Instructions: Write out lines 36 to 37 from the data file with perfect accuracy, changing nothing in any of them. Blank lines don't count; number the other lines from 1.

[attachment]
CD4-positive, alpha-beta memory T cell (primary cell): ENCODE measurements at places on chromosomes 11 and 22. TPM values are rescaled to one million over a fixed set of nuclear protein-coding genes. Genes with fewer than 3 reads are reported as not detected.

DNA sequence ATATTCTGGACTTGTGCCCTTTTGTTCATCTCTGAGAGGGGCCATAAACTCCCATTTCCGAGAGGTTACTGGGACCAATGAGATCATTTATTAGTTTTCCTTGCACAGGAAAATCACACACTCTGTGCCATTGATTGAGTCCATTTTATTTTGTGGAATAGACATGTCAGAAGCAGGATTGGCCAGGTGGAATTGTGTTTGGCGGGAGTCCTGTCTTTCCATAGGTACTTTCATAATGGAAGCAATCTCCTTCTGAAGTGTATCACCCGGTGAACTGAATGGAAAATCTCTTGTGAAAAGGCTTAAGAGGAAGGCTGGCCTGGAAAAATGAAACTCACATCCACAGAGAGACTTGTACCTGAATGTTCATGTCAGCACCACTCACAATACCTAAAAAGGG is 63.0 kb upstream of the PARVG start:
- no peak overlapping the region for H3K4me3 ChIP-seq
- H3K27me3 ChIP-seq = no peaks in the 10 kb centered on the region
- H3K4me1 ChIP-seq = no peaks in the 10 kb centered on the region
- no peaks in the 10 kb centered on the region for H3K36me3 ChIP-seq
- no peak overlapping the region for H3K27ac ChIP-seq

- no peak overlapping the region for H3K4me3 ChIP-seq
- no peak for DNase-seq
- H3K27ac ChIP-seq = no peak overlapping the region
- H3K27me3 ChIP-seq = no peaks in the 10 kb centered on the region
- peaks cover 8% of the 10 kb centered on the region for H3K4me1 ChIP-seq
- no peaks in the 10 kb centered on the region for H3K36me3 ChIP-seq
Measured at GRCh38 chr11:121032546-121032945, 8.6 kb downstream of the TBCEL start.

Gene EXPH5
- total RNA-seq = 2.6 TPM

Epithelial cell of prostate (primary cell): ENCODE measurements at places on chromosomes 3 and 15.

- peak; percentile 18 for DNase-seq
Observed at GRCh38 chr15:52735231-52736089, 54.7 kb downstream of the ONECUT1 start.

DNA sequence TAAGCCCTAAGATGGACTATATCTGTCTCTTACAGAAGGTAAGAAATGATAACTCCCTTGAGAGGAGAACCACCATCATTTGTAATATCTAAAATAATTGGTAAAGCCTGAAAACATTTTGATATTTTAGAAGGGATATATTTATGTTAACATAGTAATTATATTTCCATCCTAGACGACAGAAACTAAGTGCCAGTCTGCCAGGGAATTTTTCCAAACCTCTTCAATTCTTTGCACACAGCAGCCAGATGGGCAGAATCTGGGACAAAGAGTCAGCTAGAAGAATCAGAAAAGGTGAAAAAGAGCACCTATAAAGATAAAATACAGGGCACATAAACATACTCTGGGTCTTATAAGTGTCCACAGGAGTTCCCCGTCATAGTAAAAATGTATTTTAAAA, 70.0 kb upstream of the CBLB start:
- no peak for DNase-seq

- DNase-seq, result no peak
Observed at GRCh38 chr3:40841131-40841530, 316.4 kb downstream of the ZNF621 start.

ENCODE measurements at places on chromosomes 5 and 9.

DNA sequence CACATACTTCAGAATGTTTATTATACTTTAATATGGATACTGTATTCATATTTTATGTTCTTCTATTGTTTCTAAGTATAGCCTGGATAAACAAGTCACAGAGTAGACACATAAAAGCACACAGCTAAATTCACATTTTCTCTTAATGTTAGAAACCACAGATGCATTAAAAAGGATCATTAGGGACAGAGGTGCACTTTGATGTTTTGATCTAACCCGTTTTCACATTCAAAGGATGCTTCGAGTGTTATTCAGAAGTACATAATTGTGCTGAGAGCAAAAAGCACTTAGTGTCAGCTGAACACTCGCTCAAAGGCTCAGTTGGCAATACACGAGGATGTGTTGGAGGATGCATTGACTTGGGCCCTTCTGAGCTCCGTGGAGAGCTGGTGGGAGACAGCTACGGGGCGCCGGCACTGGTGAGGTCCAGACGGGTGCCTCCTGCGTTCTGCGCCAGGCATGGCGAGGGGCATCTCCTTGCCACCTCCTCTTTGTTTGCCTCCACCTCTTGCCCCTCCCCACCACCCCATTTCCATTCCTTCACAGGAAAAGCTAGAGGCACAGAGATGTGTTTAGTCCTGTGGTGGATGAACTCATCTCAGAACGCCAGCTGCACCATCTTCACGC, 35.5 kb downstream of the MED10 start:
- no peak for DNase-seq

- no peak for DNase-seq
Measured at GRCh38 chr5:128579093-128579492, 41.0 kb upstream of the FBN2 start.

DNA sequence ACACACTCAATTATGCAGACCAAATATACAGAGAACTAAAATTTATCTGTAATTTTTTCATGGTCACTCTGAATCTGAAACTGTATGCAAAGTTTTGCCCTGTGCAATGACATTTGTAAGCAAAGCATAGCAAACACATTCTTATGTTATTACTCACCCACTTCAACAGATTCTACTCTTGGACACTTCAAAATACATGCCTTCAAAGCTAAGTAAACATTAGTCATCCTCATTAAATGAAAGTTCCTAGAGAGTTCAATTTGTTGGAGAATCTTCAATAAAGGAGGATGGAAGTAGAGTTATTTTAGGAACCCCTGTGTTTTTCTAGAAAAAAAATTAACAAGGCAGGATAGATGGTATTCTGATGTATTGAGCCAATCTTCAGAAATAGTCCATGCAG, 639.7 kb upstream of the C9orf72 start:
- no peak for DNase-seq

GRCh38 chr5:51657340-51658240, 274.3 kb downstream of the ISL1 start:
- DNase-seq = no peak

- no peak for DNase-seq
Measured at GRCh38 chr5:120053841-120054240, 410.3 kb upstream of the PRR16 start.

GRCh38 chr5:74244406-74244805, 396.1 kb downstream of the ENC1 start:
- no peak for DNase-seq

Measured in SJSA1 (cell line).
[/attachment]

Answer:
- no peak for DNase-seq

Measured in SJSA1 (cell line).